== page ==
A. Obikoya V. Wema Bank Limited (1989)
LawGlobal-Hub Lead Judgment Report
This appeal is an offshoot of a previous case which came before the Supreme Court sitting as a full Court. That case SC.110/82 – Wema Bank Ltd. v. Bronik Motors Ltd. and A. O. Obikoya, was later to become the leading authority on the limits of the jurisdiction of the Federal High Court.
The appeal herein arises from an interlocutory application brought after judgment in the principal case referred to above and relates to the proper construction to be placed on a portion of the judgment of this Court as it affects the liability of the appellant who was the 2nd Defendant in the original suit.
The relevant facts as they relate to this appeal are as follows and the parties will hereafter be referred to simply as plaintiffs and defendants.
On the 25th of March, 1980, the plaintiff, Wema Bank Limited took out a Writ of Summons against the defendants in the High Court of Lagos for:
“1. Specific performance of an agreement between the parties and evidenced in letters dated 10/1/76, 28/1/76 and 2/2/76 whereby the defendants promised to execute legal mortgage of the defendant’s properties lying and situate at (a) 400 Herbert Macaulay Street, Yaba (Lagos) (b) Adekunle Fajuyi Street, Ibadan (c) Ijebu-Bye Pass, Oke-Ado, Ibadan (d) 21 Barracks Road, Calabar and (e) Mile 3 Aba/Port-Harcourt Road, Aba; in favour of the plaintiffs to secure various overdrafts amounting to over N2,000,000.00 made to the defendants in Lagos between 1976 and 1979.
- The sum of N2,135,092.57k (Two Million One Hundred and Thirty-Five Thousand Ninety-Two Naira and Fifty-Seven Kobo) being balance due to the plaintiffs for overdrafts granted by the plaintiffs to the 1st defendants at the plaintiff’s Mushin and Ebute-Metta Branches, in the normal course of their business as Bankers to the 1st defendants at their request and for Bank charges incidental expenses upon money due from the defendants to the plaintiffs which money the defendants have refused and or neglected to pay inspite of repeated demands.
Plaintiffs also claim interest on the said sum of N2,135,092.57k at the rate of 8% per annum from 1st October, 1979 until judgment and 5% per annum thereafter until final liquidation of the whole debt or part thereof.”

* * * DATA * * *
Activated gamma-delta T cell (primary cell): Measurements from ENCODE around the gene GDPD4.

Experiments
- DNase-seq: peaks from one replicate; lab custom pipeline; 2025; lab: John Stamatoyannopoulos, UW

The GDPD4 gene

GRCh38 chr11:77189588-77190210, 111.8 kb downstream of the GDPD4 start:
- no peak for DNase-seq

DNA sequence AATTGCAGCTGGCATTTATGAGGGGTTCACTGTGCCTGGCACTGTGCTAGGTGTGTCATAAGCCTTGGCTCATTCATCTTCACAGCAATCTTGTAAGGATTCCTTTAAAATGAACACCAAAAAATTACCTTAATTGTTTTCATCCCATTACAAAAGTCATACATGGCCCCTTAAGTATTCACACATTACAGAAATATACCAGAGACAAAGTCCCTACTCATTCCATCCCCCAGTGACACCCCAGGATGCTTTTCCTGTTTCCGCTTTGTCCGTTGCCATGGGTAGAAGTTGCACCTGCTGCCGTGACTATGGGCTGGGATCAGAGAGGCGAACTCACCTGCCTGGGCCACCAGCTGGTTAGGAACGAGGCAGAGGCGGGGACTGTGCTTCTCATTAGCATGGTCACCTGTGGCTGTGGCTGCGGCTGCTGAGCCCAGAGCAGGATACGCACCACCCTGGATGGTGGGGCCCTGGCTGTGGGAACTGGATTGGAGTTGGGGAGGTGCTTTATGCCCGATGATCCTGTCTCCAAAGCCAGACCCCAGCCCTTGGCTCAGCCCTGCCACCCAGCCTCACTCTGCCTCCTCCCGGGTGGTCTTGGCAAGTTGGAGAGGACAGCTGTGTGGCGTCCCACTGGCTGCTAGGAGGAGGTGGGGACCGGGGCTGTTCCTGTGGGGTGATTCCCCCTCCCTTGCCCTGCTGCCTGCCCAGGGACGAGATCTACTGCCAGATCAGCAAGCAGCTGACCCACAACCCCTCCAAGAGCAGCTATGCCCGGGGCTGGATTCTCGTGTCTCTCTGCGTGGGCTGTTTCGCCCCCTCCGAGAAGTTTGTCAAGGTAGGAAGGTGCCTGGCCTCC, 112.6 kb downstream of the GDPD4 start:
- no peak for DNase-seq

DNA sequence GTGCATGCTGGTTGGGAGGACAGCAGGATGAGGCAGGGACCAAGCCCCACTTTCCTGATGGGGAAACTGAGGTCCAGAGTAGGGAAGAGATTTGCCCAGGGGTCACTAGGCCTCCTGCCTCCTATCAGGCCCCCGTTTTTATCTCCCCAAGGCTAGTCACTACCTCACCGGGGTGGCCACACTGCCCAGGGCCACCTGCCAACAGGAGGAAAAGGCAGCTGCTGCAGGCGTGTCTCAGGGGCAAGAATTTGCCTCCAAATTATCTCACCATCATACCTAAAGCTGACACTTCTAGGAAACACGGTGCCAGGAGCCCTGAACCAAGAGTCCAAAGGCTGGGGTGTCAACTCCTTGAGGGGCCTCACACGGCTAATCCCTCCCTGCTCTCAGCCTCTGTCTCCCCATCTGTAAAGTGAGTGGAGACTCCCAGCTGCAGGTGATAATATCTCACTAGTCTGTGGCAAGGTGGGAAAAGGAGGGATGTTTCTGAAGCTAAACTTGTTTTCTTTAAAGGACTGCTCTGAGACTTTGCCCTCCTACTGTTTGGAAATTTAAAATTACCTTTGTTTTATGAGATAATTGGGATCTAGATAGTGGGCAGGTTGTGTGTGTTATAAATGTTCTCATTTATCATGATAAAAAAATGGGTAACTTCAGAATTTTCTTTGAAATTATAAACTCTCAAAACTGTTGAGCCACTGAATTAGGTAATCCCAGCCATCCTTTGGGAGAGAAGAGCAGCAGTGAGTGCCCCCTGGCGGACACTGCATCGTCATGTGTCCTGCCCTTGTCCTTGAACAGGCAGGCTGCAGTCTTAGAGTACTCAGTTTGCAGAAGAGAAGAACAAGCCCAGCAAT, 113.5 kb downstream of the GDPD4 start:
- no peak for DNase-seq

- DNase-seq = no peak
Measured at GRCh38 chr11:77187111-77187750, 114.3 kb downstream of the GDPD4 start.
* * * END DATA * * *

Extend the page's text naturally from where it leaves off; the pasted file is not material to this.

It would appear that the 2nd Defendant was sued as a guarantor of the 1st Defendant for in the following paragraphs of the amended Statement of Claim (amongst others), the plaintiff pleaded that:
“7. By letter dated 2/2/76, the plaintiffs approved overdraft facility of N500.000.00 for the use of Bronik Motors unincorporated upon terms stated therein, including legal mortgage of (a) 400 Herbert Macaulay Street, Yaba (b) Adekunle Fajuyi Street, lbadan (c) Ijebu-Bye Pass, Oke-Ado, Ibadan (d) 21 Barracks Road, Calabar (e) Mile 2 Aba/Port-Harcourt Road, Aba and (f) 8 acres of land at Ikorodu Road, Lagos.
- By an endorsement on the copy of letter dated 2/2/76, referred to in paragraph 7 above, Bronik Motors unincorporated and the 2nd Defendant signified acceptance of all the terms and conditions stipulated therein.
- By Deed of Guarantee dated 21/6/76, the 2nd Defendant guaranteed payment to the plaintiffs of all monies and liabilities owing or incurred to the plaintiffs by Bronik Motors unincorporated and the 1st Defendants up to the limit of N500,000.00.”
The case proceeded to trial and in his judgment, the learned trial Judge, Onalaja, J. found inter-alia, as follows:
“The liability of the 2nd Defendant arises when the principal debtor has made a default in the payment to the plaintiff, which was demanded by Exhibits 8, 10, 16 and 18.
The liability of the 2nd Defendant cannot be unduly extended beyond the strict provisions of Exhibit 2. The liability of the 2nd Defendant is limited to the loan of half a million Naira chargeable with interest only that Exhibit2 is silent as to the rate of interest.
Section 75 of the Evidence Act says that all facts except the contents of documents, may be proved by oral evidence. Since Exhibit 2 is silent as to the rate of interest, I accept the oral evidence and the documentary evidence before me that by mutual agreement, the rate of interest was reduced to 8% from 9%. I hold that the rate of interest chargeable on both the loan guaranteed by the 2nd Defendant and all transactions in this case is chargeable with 8% interest.
I therefore enter judgment for the plaintiff on the personal liability of the 2nd Defendant as a guarantor of the 1st Defendant to the tune of ‘half a million Naira (N500,000.00) chargeable with interest at the rate of 8% per annum.”
After dealing with other aspects of the case, judgment was entered against the defendants in the following terms:
“In the final result, judgment is hereby entered for the plaintiff against the defendant for:
(1) an order of specific performance against the defendants to execute legal mortgage of their properties situate, lying designated, described as (a) 400 Herbert Macaulay Street, Yaba, Lagos and (b) 21 Barracks Road, Calabar in favour of the plaintiffs.